Can you believe that at one time a federal license was required to own and operate an ordinary radio out of your household?

I was reminded of this fact recently when I was talking to Bev Eaton about the 1929 earthquake. Actually, Bev had called to ask if I was familiar with the license. He was trying to remember when the license was required and what the fee was. Bev believed the license was in effect when he was a boy (he was born in 1918) and the fee might have been a few dollars; but that was all he could recall.

I vaguely remember that when I was a boy, some sort of official looking sticker was pasted on the back of the radio we kept in the parlour. Was that the old radio license? I had to call on Canning historian Ivan Smith to answer this question.

“I remember those radio receiver licenses,” Ivan said. “They were legally required to be ‘affixed’ to each radio received in operation in Canada. I remember going to the post office in Chester, some time in the mid-1940s, to buy our radio license for the current year. I don’t recall the fee exactly, but three dollars comes to mind.

“These licenses were commonly known as ‘Radio Receiver Licenses.’ Every home that had a radio receiver was legally required to buy one of these licenses each year and keep it near the receiver at all times.”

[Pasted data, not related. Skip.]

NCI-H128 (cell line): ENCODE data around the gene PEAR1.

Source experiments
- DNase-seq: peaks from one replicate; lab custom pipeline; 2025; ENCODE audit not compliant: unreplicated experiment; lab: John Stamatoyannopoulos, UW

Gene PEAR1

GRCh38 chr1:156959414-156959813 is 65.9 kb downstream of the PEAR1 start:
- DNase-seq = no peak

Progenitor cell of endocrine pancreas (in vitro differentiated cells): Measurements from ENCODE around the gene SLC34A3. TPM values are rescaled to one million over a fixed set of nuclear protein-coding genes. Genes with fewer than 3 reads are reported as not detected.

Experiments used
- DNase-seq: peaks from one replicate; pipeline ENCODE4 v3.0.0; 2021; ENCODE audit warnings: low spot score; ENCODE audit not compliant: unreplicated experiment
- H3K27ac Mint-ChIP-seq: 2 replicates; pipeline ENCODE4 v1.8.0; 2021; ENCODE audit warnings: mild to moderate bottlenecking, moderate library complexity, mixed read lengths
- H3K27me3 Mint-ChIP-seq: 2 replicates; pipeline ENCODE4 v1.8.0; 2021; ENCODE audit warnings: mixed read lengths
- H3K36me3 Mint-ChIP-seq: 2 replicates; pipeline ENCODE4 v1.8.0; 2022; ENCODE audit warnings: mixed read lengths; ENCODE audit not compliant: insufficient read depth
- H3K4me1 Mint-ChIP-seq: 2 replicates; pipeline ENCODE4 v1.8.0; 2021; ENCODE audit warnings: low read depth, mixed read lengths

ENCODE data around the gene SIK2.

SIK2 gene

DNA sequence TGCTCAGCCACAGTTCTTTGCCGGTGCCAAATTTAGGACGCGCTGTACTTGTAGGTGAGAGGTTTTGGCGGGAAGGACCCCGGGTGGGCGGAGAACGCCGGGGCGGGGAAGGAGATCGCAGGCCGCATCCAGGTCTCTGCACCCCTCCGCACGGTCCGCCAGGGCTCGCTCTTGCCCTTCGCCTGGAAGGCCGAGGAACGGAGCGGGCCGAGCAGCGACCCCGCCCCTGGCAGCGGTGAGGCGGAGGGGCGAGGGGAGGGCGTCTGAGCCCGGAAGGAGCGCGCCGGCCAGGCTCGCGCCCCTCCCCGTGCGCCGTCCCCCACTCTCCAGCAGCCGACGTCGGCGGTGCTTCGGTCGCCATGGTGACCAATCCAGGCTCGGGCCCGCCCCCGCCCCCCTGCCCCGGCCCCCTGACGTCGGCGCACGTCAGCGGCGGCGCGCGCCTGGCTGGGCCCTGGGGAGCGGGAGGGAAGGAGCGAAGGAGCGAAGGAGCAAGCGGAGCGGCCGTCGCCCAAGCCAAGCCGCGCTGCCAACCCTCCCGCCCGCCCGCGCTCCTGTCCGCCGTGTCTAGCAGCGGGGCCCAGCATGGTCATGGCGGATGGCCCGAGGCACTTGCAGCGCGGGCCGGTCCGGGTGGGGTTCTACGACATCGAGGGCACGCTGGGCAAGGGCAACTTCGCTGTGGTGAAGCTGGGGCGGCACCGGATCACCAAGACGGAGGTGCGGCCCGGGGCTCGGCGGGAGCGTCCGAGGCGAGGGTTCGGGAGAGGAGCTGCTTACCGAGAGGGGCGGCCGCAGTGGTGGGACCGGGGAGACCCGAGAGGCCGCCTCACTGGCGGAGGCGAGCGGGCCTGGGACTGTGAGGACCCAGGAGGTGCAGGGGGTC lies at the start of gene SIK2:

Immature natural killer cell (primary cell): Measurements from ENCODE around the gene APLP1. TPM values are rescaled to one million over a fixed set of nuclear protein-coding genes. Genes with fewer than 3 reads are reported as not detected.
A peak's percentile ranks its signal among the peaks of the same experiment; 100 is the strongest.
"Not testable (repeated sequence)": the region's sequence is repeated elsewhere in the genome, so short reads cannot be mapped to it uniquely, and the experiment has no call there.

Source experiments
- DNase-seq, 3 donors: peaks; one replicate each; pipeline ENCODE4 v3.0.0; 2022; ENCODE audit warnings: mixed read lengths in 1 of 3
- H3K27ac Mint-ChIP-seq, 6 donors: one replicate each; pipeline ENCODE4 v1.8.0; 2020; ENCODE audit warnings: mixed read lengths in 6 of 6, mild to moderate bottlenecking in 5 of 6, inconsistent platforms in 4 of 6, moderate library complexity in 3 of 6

Ivan said the federal government used the fee as a way to raise money for support of the CBC. He directed me to the wording that manufacturers printed on the back panel of each radio set. “Warning!” the message read in part: “Any person installing or operating this Receiving Set without having first obtained a license from the Minister of Transport of Canada is liable …. to a fine not exceeding twenty-five dollars, and the said Receiving Set may be forfeited to His Majesty by order of the Minister ….”

I was unable to determine the date the license was first required but it apparently was well before 1938. The license fee in 1929 was one dollar. The fee in 1936 was $2.00, which was raised to $2.50 the following year. The requirement of a radio license was discontinued in 1953.

Ivan Smith tells me that much later the radio license became a collector’s item. He saw several copies of the “Private Receiving Station License” at the Bayhead Radio Museum, operated by Ernest Yeaw in Colchester County, and was able to photograph several of them. You can take a look at the museum by keying in Bayhead Radio Museum on Google.

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